The IRCT uses its position – as the largest membership based anti-torture organization in the world, with more than 140 member centres serving hundreds of thousands of torture survivors each year – to advocate and influence policy at the state and international level.
The global pool of funding that is available for torture rehabilitation is far from sufficient to meet total needs. The challenge is greatest in countries where torture is ongoing and torture rehabilitation services are provided solely by civil society organisations that are dependent on these funding sources. As such, our Secretariat advocates on behalf of our membership for increasing the global pool of funding that is available for torture rehabilitation. This will include appealing to OECD governments, the European Commission and private foundations to initiate or increase funding to torture rehabilitation.
Right to Health
Acts of torture violate the right to be free from torture but also the right to “the highest attainable standard of physical and mental health”, e.g., as enshrined in the International Covenant on Economic, Social and Cultural Rights (ICESCR). Therefore, governments should ensure that a torture victim’s right to health is respected by including access to rehabilitation in their national health care plans.
Our Secretariat will highlight torture victims’ right to health and work to convince governments about the importance of providing (directly or indirectly) health care for torture victims. Among others, this will include working with the World Medical Association to raise awareness with national health professional associations regarding the health consequences of torture and treatment methods.
Owing to the political nature of torture, torture rehabilitation is a very sensitive issue. This is especially the case in countries where torture is still practiced, and torture victims and rehabilitation service providers may be under threat. Our Secretariat constantly receives calls for support and protection from our members, where staff or clients have been put under pressure, received threats (including death threats), arrested, abducted, and tortured. In other cases, premises are vandalised and confidential data is stolen or destroyed. In order to ensure that our members can work, and hence victims can access the treatment, our Secretariat and members will advocate to governments, international agencies and local organisations about the need for them to ensure the protection of our members and the individuals (staff, clients, and other people that we train/support) involved.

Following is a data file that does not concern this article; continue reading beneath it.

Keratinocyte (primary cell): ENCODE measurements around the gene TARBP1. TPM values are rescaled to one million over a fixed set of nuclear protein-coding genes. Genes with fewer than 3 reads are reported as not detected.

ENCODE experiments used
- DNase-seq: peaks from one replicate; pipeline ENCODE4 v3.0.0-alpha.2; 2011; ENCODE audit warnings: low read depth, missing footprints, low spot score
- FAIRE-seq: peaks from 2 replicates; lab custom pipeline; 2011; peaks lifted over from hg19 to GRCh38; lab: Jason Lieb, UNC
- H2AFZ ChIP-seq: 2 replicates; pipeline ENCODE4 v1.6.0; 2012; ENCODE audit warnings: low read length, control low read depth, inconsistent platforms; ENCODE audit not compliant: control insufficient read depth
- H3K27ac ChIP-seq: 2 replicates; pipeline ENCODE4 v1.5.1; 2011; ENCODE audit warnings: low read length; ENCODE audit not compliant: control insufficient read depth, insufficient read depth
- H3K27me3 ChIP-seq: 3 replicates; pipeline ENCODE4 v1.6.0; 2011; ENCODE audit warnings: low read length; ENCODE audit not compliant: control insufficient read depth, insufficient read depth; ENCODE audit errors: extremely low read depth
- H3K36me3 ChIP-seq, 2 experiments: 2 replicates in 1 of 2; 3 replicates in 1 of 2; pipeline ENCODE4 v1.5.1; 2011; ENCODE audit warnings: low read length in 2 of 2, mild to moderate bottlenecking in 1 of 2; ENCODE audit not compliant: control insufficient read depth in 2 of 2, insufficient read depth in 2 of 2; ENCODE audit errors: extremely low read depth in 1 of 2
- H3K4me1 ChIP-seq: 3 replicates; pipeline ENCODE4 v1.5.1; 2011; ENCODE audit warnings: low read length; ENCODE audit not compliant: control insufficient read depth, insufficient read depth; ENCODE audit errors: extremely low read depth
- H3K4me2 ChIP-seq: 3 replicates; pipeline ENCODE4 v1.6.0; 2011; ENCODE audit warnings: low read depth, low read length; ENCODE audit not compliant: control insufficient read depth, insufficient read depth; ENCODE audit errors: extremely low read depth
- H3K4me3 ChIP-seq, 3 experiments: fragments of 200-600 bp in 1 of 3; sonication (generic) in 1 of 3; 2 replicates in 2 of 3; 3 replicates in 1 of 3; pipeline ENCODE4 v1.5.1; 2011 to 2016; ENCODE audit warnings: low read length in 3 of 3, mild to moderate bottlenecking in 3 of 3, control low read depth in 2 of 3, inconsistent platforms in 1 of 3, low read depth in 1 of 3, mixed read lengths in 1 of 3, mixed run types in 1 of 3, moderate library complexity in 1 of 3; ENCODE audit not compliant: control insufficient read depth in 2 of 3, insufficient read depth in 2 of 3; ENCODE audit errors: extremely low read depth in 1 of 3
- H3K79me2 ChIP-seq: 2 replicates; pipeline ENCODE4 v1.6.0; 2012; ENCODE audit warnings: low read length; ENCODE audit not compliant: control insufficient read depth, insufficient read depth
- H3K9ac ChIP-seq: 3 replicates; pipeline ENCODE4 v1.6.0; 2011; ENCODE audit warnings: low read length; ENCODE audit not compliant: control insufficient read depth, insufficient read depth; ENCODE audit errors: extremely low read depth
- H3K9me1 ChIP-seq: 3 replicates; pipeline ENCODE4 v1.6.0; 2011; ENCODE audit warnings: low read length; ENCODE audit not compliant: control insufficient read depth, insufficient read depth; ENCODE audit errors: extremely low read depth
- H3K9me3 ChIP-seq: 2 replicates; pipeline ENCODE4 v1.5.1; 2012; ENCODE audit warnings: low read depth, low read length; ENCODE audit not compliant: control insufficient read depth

In order to eradicate torture, all States must commit to the absolute prohibition by ratifying the international conventions, particularly the UN Convention against Torture (UNCAT), its Optional Protocol (OPCAT) and the International Covenant for Civil and Political Rights (ICCPR) and including them in national law. This will only deliver change, however, if all States fully implement the provisions of the conventions and ensure that their national legal framework (regulations, institutions, and practice) is shaped accordingly; in many instances, this will require that governments implement activities such as criminalizing torture in the penal code, enhancing complaint and investigation procedures, providing redress for victims, training law enforcement officers, reviewing detention procedures, and allowing independent experts in courts´.